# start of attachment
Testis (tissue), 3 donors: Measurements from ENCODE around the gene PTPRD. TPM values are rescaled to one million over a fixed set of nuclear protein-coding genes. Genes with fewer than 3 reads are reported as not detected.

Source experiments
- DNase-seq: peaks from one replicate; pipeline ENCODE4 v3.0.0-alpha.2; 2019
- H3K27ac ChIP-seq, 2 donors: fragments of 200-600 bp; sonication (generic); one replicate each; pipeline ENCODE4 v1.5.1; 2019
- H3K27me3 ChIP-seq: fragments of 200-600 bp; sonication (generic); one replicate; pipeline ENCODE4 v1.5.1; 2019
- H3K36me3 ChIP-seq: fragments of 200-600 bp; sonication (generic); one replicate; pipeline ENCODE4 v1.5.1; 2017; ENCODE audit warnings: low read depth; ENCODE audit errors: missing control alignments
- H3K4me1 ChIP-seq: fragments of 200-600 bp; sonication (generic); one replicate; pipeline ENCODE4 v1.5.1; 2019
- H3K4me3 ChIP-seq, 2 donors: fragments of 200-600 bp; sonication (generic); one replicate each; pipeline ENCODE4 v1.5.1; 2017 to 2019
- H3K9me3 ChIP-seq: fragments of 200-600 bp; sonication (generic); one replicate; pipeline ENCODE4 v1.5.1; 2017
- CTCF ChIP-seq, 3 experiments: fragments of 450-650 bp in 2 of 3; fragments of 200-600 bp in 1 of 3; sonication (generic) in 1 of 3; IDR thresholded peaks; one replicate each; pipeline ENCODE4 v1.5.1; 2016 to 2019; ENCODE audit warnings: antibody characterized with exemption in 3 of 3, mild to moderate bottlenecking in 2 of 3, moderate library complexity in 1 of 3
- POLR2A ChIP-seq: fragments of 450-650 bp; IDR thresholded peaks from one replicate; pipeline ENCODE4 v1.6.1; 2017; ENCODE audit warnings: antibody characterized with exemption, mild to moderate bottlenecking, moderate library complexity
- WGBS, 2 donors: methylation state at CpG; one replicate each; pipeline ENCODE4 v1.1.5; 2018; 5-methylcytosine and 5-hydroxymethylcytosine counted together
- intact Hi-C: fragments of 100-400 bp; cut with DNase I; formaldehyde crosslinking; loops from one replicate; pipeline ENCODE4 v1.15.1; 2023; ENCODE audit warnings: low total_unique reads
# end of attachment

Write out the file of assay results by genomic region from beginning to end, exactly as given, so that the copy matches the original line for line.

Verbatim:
Testis (tissue), 3 donors: Measurements from ENCODE around the gene PTPRD. TPM values are rescaled to one million over a fixed set of nuclear protein-coding genes. Genes with fewer than 3 reads are reported as not detected.

Source experiments
- DNase-seq: peaks from one replicate; pipeline ENCODE4 v3.0.0-alpha.2; 2019
- H3K27ac ChIP-seq, 2 donors: fragments of 200-600 bp; sonication (generic); one replicate each; pipeline ENCODE4 v1.5.1; 2019
- H3K27me3 ChIP-seq: fragments of 200-600 bp; sonication (generic); one replicate; pipeline ENCODE4 v1.5.1; 2019
- H3K36me3 ChIP-seq: fragments of 200-600 bp; sonication (generic); one replicate; pipeline ENCODE4 v1.5.1; 2017; ENCODE audit warnings: low read depth; ENCODE audit errors: missing control alignments
- H3K4me1 ChIP-seq: fragments of 200-600 bp; sonication (generic); one replicate; pipeline ENCODE4 v1.5.1; 2019
- H3K4me3 ChIP-seq, 2 donors: fragments of 200-600 bp; sonication (generic); one replicate each; pipeline ENCODE4 v1.5.1; 2017 to 2019
- H3K9me3 ChIP-seq: fragments of 200-600 bp; sonication (generic); one replicate; pipeline ENCODE4 v1.5.1; 2017
- CTCF ChIP-seq, 3 experiments: fragments of 450-650 bp in 2 of 3; fragments of 200-600 bp in 1 of 3; sonication (generic) in 1 of 3; IDR thresholded peaks; one replicate each; pipeline ENCODE4 v1.5.1; 2016 to 2019; ENCODE audit warnings: antibody characterized with exemption in 3 of 3, mild to moderate bottlenecking in 2 of 3, moderate library complexity in 1 of 3
- POLR2A ChIP-seq: fragments of 450-650 bp; IDR thresholded peaks from one replicate; pipeline ENCODE4 v1.6.1; 2017; ENCODE audit warnings: antibody characterized with exemption, mild to moderate bottlenecking, moderate library complexity
- WGBS, 2 donors: methylation state at CpG; one replicate each; pipeline ENCODE4 v1.1.5; 2018; 5-methylcytosine and 5-hydroxymethylcytosine counted together
- intact Hi-C: fragments of 100-400 bp; cut with DNase I; formaldehyde crosslinking; loops from one replicate; pipeline ENCODE4 v1.15.1; 2023; ENCODE audit warnings: low total_unique reads